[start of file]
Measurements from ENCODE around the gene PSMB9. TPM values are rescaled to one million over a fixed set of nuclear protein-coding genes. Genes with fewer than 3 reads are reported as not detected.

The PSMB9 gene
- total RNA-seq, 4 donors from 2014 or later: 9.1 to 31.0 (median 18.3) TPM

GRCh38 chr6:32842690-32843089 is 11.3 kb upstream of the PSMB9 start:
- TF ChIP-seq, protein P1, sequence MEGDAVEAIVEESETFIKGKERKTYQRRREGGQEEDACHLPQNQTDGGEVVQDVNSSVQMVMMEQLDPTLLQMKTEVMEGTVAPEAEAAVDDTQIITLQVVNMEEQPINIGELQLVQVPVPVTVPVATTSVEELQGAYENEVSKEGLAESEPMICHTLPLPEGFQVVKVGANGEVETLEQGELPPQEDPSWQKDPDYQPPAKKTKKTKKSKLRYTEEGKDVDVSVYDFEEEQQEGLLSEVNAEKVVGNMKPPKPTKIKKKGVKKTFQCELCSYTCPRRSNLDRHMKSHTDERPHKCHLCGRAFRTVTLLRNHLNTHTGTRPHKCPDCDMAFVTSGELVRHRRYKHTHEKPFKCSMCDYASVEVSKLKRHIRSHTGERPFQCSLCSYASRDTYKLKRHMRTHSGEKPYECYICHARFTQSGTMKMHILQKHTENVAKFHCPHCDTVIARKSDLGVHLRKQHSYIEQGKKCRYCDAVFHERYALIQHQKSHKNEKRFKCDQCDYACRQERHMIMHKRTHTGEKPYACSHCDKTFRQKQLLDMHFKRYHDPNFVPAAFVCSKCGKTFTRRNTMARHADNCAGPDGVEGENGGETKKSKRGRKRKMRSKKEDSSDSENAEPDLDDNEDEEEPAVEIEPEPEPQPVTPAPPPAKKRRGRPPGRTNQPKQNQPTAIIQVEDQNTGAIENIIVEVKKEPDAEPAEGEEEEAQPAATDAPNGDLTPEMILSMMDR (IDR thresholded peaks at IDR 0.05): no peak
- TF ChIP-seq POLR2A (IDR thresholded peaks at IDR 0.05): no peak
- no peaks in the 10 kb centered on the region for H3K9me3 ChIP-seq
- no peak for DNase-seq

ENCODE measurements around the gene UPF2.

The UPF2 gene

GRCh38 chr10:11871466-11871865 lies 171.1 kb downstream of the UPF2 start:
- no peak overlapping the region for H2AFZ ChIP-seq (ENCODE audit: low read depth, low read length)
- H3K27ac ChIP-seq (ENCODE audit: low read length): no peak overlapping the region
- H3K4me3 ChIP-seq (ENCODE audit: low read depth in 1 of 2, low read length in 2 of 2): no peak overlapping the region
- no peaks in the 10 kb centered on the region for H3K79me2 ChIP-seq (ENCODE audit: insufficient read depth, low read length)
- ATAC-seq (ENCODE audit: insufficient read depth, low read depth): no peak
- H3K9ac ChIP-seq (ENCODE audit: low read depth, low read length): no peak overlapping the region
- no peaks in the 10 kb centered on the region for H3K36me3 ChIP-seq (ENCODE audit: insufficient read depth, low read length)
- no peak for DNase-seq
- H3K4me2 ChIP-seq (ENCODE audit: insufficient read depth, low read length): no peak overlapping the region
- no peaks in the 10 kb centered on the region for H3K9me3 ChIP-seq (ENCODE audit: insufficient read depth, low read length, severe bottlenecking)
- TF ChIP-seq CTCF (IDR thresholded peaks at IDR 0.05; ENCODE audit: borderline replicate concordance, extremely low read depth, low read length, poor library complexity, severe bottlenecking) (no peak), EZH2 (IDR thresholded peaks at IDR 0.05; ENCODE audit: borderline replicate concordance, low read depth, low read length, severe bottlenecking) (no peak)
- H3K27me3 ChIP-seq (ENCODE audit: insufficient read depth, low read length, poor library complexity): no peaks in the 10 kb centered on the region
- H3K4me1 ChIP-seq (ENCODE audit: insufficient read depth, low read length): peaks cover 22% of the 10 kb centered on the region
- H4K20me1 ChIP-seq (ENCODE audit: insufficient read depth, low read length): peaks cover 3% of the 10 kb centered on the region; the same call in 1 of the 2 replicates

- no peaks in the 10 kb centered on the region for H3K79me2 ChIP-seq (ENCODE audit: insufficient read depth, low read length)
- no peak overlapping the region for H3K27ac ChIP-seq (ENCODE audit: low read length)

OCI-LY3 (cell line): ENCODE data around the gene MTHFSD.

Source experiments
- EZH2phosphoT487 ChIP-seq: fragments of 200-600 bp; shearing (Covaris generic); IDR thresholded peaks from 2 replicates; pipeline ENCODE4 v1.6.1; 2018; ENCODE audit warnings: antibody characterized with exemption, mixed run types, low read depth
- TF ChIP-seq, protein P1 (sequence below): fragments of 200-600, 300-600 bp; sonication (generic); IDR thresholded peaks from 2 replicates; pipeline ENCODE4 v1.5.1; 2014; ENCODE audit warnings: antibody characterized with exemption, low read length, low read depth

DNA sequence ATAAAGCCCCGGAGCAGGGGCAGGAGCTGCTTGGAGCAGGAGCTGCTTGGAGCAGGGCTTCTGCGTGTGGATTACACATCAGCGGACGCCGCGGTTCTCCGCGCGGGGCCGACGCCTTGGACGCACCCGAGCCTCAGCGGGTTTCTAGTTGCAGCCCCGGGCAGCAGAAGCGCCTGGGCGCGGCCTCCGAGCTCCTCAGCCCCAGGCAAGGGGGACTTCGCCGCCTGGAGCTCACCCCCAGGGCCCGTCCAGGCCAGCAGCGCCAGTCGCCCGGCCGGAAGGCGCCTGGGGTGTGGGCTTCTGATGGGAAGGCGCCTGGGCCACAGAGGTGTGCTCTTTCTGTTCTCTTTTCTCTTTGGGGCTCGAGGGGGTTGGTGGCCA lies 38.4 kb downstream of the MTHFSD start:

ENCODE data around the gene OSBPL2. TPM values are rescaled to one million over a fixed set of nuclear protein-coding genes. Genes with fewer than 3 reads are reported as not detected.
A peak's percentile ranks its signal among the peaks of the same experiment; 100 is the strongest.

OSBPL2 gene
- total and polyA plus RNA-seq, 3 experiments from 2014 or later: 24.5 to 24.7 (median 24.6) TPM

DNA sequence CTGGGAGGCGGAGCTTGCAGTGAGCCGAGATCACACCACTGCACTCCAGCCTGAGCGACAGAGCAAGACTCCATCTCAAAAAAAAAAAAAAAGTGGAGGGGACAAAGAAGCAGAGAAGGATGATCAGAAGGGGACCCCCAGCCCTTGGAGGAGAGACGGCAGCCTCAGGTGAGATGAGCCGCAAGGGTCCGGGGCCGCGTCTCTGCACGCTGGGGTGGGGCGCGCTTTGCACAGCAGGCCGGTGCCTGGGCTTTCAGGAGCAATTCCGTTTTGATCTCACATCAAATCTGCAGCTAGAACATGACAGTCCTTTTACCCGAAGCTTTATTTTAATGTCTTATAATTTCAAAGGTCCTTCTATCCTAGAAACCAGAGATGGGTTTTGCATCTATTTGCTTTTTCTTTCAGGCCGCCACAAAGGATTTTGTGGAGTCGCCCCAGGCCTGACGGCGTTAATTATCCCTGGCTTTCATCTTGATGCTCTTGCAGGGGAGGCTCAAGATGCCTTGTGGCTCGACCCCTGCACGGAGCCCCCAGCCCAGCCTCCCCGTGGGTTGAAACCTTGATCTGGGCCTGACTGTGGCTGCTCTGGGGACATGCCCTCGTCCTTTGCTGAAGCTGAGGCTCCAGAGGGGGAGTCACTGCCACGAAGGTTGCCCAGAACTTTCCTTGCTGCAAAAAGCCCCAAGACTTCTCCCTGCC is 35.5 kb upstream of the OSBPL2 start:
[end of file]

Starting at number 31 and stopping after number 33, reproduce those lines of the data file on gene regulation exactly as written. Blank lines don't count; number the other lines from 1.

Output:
- TF ChIP-seq, protein P1 (sequence below): fragments of 200-600, 300-600 bp; sonication (generic); IDR thresholded peaks from 2 replicates; pipeline ENCODE4 v1.5.1; 2014; ENCODE audit warnings: antibody characterized with exemption, low read length, low read depth

DNA sequence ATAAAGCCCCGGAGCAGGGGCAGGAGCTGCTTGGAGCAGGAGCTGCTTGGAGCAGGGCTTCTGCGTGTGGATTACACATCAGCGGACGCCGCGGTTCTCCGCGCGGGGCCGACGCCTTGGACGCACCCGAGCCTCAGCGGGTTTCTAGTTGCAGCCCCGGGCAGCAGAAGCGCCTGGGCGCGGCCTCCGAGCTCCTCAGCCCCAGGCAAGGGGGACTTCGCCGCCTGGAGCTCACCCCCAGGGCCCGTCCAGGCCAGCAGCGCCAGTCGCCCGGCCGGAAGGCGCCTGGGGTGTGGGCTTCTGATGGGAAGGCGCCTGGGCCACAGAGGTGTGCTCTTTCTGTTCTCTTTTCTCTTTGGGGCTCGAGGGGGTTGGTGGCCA lies 38.4 kb downstream of the MTHFSD start:

ENCODE data around the gene OSBPL2. TPM values are rescaled to one million over a fixed set of nuclear protein-coding genes. Genes with fewer than 3 reads are reported as not detected.